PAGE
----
"When the tables were set and the food placed on them the Indians were summoned to partake of the feast. The table in the room in which Kack-kack's body rested was for the braves, and the other table for the squaws. On account of the number which attended the funeral, not all could eat at once, and it was necessary to feed them in relays.
"Before a bite was taken an old Pottawatomie at the men's table arose, removed his hat, crossed his hands over his breast, and then with bowed head spoke in the language of the tribe. He delivered a prayer to the Great Spirit, which action corresponded with the Christian custom of rendering thanks before eating. According to some of the educated Indians who translated the old man's prayer for the benefit of the white people present, he addressed Kack-kack, telling the dead chief that they were gathered in his house to eat his bread for the last time.
Then he eulogized the dead chief and exhorted the other Indians to be braves and model their actions after the honorable deeds of the great chief. During this prayer the peace pipe was passed around the table and every brave solemnly took three whiffs from it. The old Indian who was praying did not cease until the peace pipe had made the complete circuit of the table.
The ceremony was repeated each time the table was filled and before the Indians began eating. They ate in silence, not a word being spoken at the tables after the old Indian who acted as master of ceremonies had finished his prayer, while old Kack-kack stared solemnly down on the assemblage from his box. While the guests were eating, Mrs. Kack-kack, herself well along in years, moved among her guests and was as solicitous for their welfare as the most hospitable American woman could have been.
"During the usual Indian funeral the drums are beaten from the time the feasting begins until the body is laid away. But according to Kack-kack's wishes, and the details of the funeral service used for him, not a drum was beaten.
"Monday morning the kettles were placed over the fires again, and another big feast prepared from what was left over from the day before. This feast was eaten in the same manner as the one the night before.
"At the conclusion of Monday's feast a spring wagon was backed up to the door of the Kack-kack home and four braves carried out the box containing all that was mortal of the old chief. The box was still uncovered, and was placed in the wagon with the upper part of Kack- kack's body bare and the chin resting on the piece of two-by-four. A peaked roof to fit the box was placed in the wagon beside the box, but not on it, and the procession to the grave, which was in Kack-kack's front yard and about half a block distant from the house, was begun.
Following the wagon was Mrs. Kack-kack, the members of the family, down to great- grandchildren and friends of the family. All of Kack-kack's personal belongings were carried in the procession in big packs and bundles which were borne on the backs of members of the family and friends.
"The grave consisted of a depression only about a foot deep, in which the base of Kack- kack's box coffin was placed. The hole was merely for the purpose of steadying the box, and not to bury the body in. The box was set into the shallow depression, with the old chief's face still looking steadily ahead and his chin resting on the beam across the top of the box. Before the cover was placed on the box the widow placed a bright red shawl and a silk handkerchief in the box to keep the old chief warm on his long journey. Then the peaked lid was placed over the box and nailed fast. Two or three holes were then bored in the ends of the box so that Kack-kack could get plenty of air, as though he had not had all the air he wanted while on his way to the grave.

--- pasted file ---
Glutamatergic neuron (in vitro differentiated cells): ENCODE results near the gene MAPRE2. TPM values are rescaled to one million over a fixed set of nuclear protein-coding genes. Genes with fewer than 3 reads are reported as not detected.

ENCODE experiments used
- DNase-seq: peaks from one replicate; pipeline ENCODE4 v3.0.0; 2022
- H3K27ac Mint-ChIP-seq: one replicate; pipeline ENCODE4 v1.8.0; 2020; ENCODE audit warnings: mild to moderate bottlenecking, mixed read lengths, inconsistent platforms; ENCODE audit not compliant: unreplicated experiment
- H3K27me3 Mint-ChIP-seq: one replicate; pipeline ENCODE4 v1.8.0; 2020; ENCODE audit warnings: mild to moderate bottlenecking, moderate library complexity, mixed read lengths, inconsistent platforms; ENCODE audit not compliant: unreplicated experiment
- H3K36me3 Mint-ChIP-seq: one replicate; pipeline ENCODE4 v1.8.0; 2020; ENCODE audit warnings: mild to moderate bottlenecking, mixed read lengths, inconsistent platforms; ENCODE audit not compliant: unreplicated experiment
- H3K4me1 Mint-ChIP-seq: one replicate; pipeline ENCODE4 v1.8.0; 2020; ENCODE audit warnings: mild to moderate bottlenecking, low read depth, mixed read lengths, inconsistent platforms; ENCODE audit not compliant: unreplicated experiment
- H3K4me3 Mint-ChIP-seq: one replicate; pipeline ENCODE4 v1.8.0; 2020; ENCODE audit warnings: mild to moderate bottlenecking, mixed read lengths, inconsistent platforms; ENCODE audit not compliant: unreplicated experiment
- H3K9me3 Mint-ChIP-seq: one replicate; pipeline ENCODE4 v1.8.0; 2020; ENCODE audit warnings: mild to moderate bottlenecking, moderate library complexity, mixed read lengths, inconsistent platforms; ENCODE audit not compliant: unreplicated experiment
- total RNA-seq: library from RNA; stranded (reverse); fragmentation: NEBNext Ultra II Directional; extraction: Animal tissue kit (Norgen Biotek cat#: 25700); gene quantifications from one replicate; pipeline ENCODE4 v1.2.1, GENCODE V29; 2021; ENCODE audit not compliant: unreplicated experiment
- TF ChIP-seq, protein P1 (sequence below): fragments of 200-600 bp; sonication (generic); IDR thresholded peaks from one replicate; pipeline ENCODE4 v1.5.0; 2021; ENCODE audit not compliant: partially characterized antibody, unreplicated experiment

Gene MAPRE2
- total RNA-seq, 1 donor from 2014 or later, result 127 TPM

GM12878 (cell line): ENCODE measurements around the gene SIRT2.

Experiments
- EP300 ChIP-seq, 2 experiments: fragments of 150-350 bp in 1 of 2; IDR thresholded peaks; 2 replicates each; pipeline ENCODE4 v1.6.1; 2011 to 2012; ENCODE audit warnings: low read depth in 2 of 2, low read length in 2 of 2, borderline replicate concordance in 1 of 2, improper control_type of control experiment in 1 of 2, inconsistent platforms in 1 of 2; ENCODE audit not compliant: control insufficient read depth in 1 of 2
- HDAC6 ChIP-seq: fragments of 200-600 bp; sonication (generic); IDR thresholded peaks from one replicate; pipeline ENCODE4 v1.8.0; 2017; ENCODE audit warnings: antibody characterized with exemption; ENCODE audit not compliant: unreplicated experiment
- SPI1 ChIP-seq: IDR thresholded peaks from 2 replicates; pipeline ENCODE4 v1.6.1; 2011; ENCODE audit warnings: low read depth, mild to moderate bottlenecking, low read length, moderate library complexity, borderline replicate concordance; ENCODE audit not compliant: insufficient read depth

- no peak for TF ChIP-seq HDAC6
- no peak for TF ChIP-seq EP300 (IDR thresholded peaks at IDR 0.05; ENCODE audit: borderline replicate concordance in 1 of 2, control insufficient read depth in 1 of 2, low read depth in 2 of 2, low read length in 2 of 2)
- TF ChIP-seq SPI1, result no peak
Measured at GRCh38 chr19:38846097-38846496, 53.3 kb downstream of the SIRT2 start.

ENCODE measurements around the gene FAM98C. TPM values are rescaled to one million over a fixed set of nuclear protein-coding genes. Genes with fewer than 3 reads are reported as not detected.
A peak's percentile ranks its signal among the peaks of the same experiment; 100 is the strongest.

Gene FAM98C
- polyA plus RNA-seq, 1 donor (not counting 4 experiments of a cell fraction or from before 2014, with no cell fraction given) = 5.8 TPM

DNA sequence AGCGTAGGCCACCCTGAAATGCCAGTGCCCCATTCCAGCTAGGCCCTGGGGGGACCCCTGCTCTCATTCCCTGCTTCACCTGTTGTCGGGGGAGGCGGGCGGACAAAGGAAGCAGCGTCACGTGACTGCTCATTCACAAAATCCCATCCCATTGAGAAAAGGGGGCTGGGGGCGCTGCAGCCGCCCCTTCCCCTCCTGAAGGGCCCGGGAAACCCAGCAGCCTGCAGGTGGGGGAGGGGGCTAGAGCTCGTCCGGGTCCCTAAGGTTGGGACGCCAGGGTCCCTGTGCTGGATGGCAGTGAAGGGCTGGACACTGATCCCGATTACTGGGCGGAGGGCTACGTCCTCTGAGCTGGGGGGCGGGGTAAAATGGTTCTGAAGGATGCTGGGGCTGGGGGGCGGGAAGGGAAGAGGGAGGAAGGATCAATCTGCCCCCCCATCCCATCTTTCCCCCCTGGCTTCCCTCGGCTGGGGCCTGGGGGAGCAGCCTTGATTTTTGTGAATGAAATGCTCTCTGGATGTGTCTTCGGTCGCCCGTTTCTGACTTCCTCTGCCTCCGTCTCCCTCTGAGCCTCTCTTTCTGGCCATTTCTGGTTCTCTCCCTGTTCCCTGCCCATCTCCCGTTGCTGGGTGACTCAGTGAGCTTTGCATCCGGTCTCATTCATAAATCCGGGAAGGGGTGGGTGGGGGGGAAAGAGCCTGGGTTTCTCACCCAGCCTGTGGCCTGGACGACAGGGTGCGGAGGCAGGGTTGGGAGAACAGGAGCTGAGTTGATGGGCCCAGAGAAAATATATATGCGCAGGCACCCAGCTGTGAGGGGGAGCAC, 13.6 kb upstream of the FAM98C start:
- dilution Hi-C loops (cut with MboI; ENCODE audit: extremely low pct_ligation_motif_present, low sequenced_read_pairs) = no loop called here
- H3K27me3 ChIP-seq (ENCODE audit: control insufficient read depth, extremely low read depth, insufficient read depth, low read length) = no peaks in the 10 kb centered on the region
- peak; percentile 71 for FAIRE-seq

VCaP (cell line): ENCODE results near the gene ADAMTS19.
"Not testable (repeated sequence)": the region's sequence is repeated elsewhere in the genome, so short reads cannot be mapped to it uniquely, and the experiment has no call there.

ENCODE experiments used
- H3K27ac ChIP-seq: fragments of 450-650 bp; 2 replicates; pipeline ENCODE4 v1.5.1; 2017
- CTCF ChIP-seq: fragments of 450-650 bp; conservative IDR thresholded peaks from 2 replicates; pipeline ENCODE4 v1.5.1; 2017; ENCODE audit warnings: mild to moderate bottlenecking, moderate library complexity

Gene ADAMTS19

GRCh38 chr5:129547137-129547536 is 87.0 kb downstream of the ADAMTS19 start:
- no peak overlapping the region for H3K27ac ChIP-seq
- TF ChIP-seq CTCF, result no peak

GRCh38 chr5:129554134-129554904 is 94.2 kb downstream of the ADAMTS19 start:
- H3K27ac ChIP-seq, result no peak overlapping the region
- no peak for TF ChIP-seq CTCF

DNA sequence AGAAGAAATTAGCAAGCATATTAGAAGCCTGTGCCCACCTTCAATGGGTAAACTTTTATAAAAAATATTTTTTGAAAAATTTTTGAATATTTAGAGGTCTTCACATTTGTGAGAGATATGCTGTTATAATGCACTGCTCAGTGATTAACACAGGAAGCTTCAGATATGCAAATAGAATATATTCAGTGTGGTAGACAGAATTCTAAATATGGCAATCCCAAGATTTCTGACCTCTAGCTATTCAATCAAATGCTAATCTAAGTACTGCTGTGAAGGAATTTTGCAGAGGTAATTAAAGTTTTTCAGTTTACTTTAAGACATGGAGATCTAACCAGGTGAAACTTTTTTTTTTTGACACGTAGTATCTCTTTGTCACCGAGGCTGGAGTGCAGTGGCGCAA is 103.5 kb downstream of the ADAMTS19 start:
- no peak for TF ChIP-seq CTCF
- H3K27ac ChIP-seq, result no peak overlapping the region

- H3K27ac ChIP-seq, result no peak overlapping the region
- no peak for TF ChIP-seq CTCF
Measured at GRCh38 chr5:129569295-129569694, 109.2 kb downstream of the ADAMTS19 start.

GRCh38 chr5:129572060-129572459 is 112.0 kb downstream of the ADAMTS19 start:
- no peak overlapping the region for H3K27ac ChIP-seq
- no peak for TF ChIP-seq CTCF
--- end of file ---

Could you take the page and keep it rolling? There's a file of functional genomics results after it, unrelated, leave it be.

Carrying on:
"A stick was driven into the ground near the box, Indian hieroglyphics were painted on the stick, and its top smeared with red paint. Then the funeral orations were begun. The old Indian who acted as master of ceremonies was the principal speaker, and grew eloquent, in the Pottawatomie tongue, in singing the praises of his dead friend, with whom he had stood in battles years ago. The old Indian pointed with a stick to where Kack-kack stood in certain battles; also where the speaker himself stood, and also where other famous men of the tribe, living and dead, had fought. Others of the few surviving old braves of the tribe followed the first speaker, using the same stick to emphasize their remarks.
"When the speeches were finished the bundles of Kack-kack's belongings were opened and everything he possessed was given away. The aged Indian orator addressed Kack-kack before the distribution was commenced and told the dead chief what they were about to do. But he told the dead man not to feel badly about it, as all his things would be given to his friends. Mrs. Kack-kack personally superintended the distribution of the gifts.
Kack-kack's pony was given to the old Indian who had acted as master of ceremonies and delivered the principal eulogy to the dead man. The same Indian also received the dead brave's scalps which he had taken in battle, his beads, and a big bundle of the choicest gifts. The grave diggers who had dug the shallow hole in which the box was set, with most of it projecting from the ground, received the bedclothes that Kack-kack had died on. The Indian who nailed the lid on the box received all of Kack-kack's tobacco.
"When the speeches were completed and the gifts distributed two of the big iron kettles were brought from the house to the grave, where another feast was partaken of, after which all dispersed.
"The service at the grave continued just two hours. From the beginning of the funeral service on Sunday until its conclusion Monday afternoon no whisky was drunk by the Indians, many of whom are confirmed drunkards. All were reverent and respectful.
"Only a scant handful of whites attended the funeral, although Kack-kack was widely known. Among them were Mr. and Mrs. J. C. Steves who have charge of the mission on the Pottawatomie reservation, and Mrs. Frank Cope who was the only person to go up from Topeka for the funeral. Mrs. Cope was instrumental in building the mission church on the reservation, and was quite friendly with old Kack-kack during the later years of his life."
(KHC v.14, p.545-49)
Specifically: Soldier Creek
Created by: Bev
Record added: Sep 26, 2011
Find A Grave Memorial# 77094976
|Photos may be scaled.|
Click on image for full size.
Added: Jan. 14, 2014
Added: Sep. 25, 2012